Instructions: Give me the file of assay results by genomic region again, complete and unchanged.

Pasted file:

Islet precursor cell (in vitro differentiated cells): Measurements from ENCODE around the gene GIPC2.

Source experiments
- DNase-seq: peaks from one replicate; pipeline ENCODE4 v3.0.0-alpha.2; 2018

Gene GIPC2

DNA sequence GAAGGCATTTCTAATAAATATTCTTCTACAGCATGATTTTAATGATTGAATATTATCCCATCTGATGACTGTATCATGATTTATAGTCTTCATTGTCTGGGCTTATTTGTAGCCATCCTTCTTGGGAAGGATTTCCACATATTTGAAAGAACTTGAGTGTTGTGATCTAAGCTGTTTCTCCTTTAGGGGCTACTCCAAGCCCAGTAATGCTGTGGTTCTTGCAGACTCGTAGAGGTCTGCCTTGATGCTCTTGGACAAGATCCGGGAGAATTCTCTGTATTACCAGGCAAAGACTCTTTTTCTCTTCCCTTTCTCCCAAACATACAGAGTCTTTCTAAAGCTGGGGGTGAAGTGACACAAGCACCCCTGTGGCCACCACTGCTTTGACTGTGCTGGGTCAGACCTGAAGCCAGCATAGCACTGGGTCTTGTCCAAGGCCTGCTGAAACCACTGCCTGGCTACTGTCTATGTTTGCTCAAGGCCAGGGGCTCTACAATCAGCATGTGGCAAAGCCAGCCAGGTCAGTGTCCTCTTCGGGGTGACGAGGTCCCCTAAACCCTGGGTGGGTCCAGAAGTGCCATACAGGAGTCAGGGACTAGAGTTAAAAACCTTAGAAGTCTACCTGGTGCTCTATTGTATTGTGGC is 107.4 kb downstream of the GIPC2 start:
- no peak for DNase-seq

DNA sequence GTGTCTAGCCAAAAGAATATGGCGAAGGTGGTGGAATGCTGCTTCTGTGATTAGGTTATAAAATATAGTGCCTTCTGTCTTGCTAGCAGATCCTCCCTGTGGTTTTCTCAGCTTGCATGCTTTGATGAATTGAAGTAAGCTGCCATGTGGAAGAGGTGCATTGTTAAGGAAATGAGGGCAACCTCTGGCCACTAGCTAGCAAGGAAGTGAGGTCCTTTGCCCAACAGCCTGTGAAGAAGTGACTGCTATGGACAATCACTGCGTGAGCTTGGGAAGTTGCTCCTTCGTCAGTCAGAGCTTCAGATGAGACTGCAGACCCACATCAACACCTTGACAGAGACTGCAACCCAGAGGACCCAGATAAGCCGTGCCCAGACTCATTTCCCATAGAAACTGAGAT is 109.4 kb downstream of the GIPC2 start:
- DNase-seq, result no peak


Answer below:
Islet precursor cell (in vitro differentiated cells): Measurements from ENCODE around the gene GIPC2.

Source experiments
- DNase-seq: peaks from one replicate; pipeline ENCODE4 v3.0.0-alpha.2; 2018

Gene GIPC2

DNA sequence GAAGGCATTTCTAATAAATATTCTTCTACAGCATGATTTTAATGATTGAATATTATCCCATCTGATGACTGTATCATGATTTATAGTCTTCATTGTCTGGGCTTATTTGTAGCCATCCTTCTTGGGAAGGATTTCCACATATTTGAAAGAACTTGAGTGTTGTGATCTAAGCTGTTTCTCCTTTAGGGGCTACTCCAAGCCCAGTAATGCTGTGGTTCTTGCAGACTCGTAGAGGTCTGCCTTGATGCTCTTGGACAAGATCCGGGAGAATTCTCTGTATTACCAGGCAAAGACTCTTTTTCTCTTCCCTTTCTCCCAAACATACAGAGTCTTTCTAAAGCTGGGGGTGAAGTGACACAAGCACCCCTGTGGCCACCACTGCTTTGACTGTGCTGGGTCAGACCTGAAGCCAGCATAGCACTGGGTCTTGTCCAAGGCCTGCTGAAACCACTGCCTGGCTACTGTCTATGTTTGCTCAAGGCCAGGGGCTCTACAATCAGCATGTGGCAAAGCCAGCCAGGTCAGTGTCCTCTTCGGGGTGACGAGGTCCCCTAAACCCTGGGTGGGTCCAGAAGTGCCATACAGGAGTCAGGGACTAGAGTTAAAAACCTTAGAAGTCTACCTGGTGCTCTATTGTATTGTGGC is 107.4 kb downstream of the GIPC2 start:
- no peak for DNase-seq

DNA sequence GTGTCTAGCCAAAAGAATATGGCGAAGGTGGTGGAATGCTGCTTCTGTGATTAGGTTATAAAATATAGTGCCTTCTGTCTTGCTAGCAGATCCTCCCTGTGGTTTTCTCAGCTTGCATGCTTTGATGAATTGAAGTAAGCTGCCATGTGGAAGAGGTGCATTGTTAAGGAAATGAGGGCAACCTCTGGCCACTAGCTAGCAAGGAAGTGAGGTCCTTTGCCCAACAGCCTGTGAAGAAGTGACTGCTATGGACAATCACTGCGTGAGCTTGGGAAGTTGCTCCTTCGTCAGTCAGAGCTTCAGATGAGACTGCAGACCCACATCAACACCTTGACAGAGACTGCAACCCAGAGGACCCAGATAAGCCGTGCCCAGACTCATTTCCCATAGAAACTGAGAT is 109.4 kb downstream of the GIPC2 start:
- DNase-seq, result no peak